BALI, Indonesia - Delegates to the U.N. climate conference here have agreed to include forest conservation in any future discussions about a new global-warming pact, paving the way for billions of dollars in new spending to attack illegal logging.

With deforestation accounting for 20 percent of global emissions, governments are desperate to find a solution to a problem fueled by rising demand for timber and palm oil, widespread corruption, and endemic poverty.

The program, Reducing Emissions From Deforestation and Degradation, aims to pay developing countries, most in the tropics, enough money to keep their trees in the ground - and thus continuing to absorb carbon - rather than allowing them to be chopped down for a profit.

The agreement will be part of negotiations for a successor to the Kyoto Protocol when it expires in 2012 and is "a good balance between different countries' views," EU Environment Commissioner Stavros Dimas said Friday.

"It is one of the substantial achievements of this conference."

Saving tropical rain forests, especially in the Amazon, Indonesia, and the Congo basin in Africa, has been marked by three decades of failures.

About 32 million acres of forest - twice the size of Panama - are lost each year to logging, agriculture and other activities, according to the World Bank. Brazil and Indonesia - where 80 percent of carbon dioxide emissions come from deforestation - are affected the most because of rampant illegal logging and the growing demand for biofuels and other commodities, such as soybeans.

But with as much as $23 billion - the amount of money that could be raised through the program - conservationists and governments from tropical countries say there is renewed hope the trend can be reversed.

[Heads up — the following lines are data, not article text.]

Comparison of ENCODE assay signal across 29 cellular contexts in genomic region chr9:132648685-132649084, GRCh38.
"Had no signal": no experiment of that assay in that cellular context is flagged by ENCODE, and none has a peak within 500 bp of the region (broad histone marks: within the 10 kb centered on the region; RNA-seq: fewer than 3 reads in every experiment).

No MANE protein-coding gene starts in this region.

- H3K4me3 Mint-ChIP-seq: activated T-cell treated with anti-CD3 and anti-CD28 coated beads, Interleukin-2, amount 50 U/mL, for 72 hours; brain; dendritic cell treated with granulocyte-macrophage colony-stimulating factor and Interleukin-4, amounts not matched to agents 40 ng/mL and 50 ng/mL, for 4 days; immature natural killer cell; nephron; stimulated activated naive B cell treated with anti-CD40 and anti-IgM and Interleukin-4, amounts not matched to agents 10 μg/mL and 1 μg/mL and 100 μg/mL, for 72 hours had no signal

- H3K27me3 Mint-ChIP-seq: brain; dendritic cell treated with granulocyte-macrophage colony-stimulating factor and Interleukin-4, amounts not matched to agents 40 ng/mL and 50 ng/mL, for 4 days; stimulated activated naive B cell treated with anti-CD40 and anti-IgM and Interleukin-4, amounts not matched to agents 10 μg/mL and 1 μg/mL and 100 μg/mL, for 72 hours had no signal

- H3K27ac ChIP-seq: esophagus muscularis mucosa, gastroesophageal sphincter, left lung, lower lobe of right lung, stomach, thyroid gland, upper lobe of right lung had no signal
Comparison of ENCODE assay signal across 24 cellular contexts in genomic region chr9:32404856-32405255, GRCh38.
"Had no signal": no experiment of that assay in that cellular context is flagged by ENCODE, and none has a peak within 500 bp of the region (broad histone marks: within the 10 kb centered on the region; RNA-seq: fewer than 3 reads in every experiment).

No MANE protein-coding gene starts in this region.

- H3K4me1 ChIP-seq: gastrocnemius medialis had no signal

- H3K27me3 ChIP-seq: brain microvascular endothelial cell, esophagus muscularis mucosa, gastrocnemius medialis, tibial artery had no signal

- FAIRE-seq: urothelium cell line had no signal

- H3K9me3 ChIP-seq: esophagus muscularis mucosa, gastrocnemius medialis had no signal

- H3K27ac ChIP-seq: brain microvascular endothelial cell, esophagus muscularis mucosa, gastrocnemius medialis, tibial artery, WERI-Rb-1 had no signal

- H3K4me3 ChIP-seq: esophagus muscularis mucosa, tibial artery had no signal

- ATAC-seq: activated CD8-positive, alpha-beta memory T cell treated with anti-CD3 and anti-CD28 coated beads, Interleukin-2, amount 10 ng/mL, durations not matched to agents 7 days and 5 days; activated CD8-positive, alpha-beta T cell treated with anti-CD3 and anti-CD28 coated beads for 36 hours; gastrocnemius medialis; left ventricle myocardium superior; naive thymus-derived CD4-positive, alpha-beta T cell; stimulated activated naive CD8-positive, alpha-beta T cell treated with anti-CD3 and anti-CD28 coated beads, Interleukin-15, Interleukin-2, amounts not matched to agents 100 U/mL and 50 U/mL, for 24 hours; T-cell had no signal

"This is an important agreement because we need to have emissions included in the Bali road map," said Greenpeace Brasil's Paulo Adario.

The agreement calls for providing assistance to reduce deforestation and what is called degradation - mostly farming and small-scale logging that destroys the forest undergrowth. It also includes a reference to conservation - a demand of India and Costa Rica, which want financial assistance for work already done to protect their forests.

Other projects would help develop mechanisms to determine the best way to verify a country's claims of reducing deforestation and the method of providing assistance.

Brazil, for example, would like Western governments to provide aid to a fund for countries that are reducing deforestation. Papua New Guinea and other nations want a system where countries could get credit for saving their forests; that credit eventually could be traded for money.